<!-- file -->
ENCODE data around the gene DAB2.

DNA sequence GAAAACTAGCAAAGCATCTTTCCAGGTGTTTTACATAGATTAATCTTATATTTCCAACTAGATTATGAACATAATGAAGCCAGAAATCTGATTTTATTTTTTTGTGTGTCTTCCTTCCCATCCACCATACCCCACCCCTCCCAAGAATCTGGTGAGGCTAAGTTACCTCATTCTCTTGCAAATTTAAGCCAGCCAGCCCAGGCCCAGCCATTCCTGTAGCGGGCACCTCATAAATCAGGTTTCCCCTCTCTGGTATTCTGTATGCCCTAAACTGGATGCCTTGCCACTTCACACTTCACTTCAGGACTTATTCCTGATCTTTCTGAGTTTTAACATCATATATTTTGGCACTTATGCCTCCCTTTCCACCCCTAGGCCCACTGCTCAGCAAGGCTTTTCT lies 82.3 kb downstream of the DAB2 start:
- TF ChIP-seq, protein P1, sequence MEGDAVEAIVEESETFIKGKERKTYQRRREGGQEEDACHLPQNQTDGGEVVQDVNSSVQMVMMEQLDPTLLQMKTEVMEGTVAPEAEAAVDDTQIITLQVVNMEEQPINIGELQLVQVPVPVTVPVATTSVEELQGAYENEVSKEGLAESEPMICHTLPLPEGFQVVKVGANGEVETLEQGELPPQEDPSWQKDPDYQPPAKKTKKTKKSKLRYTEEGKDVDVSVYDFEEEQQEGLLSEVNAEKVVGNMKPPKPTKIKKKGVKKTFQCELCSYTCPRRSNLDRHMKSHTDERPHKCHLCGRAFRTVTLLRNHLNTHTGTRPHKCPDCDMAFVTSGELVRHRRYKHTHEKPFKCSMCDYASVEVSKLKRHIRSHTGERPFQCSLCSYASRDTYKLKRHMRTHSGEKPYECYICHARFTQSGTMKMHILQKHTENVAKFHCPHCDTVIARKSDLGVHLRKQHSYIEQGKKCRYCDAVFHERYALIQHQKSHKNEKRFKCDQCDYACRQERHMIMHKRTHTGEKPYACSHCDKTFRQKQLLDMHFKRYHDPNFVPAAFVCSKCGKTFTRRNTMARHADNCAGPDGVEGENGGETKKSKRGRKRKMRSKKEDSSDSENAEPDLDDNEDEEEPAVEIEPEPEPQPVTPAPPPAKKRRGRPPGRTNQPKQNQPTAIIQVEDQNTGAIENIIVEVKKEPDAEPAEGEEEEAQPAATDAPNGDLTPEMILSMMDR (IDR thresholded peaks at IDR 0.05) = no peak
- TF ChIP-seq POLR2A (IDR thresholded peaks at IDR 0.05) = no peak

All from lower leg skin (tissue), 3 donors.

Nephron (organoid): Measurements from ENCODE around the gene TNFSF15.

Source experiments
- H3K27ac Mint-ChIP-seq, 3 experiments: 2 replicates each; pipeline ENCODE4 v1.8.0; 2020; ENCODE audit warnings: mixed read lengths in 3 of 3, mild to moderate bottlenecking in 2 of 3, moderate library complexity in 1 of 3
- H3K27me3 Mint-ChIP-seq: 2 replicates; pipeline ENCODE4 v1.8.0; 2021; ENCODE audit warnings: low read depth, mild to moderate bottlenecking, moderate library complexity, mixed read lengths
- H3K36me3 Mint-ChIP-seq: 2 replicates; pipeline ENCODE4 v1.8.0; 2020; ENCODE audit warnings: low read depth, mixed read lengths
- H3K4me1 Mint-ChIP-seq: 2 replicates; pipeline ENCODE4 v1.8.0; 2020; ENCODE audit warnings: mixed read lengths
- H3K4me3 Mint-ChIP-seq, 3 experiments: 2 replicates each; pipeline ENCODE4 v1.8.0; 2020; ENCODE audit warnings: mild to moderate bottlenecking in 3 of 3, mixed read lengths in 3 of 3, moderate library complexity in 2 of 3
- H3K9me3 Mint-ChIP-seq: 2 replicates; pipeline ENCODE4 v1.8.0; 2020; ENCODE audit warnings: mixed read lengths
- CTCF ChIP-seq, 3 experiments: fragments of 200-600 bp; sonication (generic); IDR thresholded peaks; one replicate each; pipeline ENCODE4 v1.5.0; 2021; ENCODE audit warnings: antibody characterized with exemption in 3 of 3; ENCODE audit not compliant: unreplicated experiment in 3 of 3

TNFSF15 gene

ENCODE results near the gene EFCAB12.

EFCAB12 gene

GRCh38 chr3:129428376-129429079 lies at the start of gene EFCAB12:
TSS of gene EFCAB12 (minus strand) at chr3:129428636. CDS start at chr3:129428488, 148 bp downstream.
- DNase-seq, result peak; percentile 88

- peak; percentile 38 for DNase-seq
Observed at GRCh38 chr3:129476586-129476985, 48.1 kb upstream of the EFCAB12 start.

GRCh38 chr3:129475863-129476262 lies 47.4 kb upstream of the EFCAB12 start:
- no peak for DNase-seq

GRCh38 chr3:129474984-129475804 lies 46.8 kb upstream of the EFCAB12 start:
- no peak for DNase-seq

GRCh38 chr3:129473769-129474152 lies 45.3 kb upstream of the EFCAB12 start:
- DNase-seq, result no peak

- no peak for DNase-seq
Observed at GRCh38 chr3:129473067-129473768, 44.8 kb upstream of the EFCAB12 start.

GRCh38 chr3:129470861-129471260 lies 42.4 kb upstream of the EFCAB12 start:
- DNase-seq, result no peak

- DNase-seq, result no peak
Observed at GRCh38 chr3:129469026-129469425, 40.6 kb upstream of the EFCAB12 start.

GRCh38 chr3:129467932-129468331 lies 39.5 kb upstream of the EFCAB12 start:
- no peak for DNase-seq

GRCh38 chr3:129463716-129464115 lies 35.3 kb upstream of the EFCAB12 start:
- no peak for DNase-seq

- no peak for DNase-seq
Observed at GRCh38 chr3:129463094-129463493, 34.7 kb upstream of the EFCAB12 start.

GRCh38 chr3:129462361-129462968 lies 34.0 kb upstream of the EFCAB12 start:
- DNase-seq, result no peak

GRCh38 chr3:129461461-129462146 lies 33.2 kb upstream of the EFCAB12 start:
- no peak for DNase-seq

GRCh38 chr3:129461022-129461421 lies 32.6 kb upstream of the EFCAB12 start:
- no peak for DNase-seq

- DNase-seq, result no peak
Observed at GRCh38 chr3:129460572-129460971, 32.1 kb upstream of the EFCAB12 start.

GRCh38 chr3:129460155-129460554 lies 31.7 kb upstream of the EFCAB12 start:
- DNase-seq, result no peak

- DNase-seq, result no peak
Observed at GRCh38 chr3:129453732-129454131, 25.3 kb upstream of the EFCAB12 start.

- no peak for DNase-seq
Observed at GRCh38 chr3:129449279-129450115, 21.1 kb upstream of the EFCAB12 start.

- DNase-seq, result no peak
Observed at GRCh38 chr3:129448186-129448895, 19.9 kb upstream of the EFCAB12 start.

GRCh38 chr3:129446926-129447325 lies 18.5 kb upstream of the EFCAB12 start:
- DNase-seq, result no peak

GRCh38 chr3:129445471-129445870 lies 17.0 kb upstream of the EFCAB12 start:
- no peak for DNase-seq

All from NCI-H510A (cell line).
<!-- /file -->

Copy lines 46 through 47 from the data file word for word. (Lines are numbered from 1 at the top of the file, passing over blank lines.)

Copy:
- no peak for DNase-seq

- DNase-seq, result no peak